Take, for example, Chapter Four, in which Jourdan imagines how his mother might have turned to her friend, a priest, for help in dealing with her son’s teenage struggles with psychosis. The whole chapter is utterly convincing and, were it not for the occasional reminder, a reader could well forget that a good deal of it is being imagined by Jourdan after the fact, ‘guilt-ridden and wearing [his] writer’s hat’. A similar effect occurs in Chapter Ten, where Jourdan imagines the life story of Piotr ‘Brown Bear’ Popov, based on his mother’s claim that she was once a spy, ‘the part of her [he] knew the least, the most surprising aspect of an endless woman now dead but guttering in the back of [his] mind’.

The book continues to eschew the conventional memoir narrative form, yet still persists in elaborating on the book’s portrayal of Jourdan’s mother. Chapter Eleven does this through a mixture of speeches by Jourdan’s parents, each one lopped off at both ends by ellipses, so that they form an accretion of impressions rather than a straightforward narrative thread. Chapter Twelve operates as a series of open letters by Jourdan to different groups of people who crossed his mother’s path, by turns angry (‘Go back to your stupid house with your stupid family and leave me the hell alone, leave my sister alone, and stop attending funerals to which you weren’t invited. Just go away.’) and tender (‘So dear old homeless lady, you will not die while I am around, not because I care about you, but because it’s what my mother would have wanted.’).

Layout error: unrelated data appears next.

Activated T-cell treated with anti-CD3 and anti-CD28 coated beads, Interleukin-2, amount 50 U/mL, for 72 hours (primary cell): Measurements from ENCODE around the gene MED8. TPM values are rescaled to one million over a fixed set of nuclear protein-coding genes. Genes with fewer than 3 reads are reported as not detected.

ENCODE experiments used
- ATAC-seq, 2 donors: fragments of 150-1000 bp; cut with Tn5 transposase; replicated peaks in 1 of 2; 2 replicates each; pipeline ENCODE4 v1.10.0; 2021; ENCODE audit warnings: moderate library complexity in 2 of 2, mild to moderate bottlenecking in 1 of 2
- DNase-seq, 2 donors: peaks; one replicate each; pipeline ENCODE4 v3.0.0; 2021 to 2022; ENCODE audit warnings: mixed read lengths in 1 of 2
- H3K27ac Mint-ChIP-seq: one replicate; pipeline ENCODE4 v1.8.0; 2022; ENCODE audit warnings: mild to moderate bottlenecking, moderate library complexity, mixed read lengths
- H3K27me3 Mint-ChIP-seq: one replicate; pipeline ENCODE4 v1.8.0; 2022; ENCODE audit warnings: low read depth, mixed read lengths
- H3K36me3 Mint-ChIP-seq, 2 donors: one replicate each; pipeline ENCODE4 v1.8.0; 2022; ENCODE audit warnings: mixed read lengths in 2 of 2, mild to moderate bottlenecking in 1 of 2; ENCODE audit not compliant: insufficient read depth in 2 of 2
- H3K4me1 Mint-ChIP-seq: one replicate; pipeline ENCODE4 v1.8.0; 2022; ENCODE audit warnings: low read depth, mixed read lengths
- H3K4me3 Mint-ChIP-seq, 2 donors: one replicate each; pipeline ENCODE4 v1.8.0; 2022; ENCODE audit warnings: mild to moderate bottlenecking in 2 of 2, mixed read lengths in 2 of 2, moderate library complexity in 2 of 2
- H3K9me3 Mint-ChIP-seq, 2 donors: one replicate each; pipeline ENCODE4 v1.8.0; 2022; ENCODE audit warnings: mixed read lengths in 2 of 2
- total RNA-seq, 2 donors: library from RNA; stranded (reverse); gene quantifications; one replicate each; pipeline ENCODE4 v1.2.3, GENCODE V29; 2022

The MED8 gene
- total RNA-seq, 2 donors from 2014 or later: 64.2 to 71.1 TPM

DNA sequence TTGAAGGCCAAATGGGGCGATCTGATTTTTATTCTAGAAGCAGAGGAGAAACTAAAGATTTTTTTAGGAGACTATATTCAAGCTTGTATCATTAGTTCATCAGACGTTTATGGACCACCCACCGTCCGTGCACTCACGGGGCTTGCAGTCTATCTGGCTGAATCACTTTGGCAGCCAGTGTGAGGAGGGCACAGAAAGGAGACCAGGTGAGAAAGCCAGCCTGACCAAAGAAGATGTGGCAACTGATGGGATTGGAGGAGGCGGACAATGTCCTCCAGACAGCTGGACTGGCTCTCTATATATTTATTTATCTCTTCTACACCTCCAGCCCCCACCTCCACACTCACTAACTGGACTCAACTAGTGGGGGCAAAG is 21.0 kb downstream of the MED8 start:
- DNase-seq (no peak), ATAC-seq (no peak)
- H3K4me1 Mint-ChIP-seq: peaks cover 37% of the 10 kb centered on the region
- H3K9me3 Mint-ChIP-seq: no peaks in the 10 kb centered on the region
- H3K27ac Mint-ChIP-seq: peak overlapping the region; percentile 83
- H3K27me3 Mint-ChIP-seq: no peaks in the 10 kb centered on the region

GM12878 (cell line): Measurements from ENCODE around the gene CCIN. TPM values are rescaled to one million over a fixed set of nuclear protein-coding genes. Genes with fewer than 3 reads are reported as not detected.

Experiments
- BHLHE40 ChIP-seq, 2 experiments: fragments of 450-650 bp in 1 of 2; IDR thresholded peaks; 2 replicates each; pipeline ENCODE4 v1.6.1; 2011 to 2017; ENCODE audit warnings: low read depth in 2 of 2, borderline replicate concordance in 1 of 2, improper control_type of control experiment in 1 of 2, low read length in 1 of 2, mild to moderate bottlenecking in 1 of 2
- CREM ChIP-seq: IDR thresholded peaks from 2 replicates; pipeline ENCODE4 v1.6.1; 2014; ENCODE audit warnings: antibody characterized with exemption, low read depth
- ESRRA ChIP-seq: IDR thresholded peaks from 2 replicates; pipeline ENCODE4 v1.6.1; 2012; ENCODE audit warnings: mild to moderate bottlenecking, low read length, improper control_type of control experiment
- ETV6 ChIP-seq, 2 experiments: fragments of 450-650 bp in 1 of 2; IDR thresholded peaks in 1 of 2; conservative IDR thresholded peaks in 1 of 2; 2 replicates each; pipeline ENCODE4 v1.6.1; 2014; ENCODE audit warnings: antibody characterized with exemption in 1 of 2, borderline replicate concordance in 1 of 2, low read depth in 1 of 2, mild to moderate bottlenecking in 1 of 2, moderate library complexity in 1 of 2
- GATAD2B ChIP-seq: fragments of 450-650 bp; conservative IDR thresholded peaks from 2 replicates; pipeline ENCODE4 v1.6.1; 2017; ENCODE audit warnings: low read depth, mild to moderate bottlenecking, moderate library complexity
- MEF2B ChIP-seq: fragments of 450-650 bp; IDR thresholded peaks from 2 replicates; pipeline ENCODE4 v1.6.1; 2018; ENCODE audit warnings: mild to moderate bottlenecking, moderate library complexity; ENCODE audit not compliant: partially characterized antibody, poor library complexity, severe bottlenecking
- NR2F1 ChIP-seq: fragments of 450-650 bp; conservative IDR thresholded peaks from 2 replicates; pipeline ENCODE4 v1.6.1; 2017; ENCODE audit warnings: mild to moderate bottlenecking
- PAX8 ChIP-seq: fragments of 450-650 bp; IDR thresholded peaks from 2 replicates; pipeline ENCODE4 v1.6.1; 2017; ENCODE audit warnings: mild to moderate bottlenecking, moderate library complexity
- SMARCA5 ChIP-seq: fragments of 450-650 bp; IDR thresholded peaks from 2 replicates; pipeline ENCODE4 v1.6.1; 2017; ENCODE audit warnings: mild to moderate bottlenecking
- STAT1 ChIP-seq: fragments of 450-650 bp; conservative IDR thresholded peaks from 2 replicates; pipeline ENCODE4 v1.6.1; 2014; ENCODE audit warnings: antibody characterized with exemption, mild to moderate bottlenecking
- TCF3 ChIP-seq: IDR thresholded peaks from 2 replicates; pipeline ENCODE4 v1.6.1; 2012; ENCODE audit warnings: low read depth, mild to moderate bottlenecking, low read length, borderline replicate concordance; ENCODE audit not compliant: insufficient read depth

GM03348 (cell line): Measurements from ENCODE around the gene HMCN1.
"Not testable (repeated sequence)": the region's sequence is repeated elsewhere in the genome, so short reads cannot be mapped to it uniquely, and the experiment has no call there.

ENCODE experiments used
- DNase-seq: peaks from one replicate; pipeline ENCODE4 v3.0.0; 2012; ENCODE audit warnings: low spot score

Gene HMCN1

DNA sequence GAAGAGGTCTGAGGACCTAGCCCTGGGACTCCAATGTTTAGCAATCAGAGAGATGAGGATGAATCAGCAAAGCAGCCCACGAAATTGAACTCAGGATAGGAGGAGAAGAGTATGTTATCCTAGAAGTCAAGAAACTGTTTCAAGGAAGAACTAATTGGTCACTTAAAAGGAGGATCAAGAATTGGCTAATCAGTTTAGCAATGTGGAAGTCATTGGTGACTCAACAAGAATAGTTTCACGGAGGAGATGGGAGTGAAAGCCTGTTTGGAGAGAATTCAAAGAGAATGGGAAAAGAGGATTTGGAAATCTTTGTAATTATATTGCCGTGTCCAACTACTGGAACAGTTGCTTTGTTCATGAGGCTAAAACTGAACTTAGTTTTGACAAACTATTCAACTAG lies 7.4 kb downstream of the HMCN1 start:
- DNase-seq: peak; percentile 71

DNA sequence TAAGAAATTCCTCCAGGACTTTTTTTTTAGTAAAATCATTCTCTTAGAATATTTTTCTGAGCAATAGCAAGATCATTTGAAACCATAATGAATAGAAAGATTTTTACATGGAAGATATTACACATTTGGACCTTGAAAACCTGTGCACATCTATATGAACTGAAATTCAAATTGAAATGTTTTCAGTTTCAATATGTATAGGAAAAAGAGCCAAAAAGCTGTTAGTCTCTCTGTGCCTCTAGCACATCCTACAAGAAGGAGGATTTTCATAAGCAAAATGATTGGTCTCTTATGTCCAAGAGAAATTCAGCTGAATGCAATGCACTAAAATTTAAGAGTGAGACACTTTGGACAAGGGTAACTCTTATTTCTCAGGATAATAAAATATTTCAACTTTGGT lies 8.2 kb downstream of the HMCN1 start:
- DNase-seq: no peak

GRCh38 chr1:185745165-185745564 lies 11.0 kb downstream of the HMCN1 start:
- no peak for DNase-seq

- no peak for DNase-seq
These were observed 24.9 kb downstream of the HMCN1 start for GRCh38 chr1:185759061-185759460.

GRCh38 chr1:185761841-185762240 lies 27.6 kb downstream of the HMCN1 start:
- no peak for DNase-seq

In its penultimate chapter, Praise of Motherhood pushes the limits of memoir even further by positing, ‘Let this all have been a lie. Let my mother be sitting here next to me; let her have been here the whole time.’ However, this alternate version of events ultimately devolves into a nightmarish vision of matricide, as his mother falls apart and has to be reassembled using duct tape, only for the rebuilt figure to repeat, ‘You killed me. You killed me. You killed me.’ Yet this grim ending is actually laying the ground for the final chapter’s redemptive opening: